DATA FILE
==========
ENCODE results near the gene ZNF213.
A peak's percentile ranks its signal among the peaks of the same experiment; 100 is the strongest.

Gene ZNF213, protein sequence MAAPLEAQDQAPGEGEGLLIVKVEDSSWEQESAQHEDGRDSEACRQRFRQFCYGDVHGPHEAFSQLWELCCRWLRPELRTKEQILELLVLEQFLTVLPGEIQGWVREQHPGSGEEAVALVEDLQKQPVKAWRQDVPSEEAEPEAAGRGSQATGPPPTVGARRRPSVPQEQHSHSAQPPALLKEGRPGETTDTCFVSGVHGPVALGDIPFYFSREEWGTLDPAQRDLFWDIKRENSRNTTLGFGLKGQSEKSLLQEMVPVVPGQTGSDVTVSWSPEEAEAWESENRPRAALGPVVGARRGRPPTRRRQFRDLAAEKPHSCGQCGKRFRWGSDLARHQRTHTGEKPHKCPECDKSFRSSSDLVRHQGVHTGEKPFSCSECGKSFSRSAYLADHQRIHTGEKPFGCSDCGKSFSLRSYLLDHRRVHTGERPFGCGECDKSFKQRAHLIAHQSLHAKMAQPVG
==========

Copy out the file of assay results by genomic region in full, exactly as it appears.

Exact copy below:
ENCODE results near the gene ZNF213.
A peak's percentile ranks its signal among the peaks of the same experiment; 100 is the strongest.

Gene ZNF213, protein sequence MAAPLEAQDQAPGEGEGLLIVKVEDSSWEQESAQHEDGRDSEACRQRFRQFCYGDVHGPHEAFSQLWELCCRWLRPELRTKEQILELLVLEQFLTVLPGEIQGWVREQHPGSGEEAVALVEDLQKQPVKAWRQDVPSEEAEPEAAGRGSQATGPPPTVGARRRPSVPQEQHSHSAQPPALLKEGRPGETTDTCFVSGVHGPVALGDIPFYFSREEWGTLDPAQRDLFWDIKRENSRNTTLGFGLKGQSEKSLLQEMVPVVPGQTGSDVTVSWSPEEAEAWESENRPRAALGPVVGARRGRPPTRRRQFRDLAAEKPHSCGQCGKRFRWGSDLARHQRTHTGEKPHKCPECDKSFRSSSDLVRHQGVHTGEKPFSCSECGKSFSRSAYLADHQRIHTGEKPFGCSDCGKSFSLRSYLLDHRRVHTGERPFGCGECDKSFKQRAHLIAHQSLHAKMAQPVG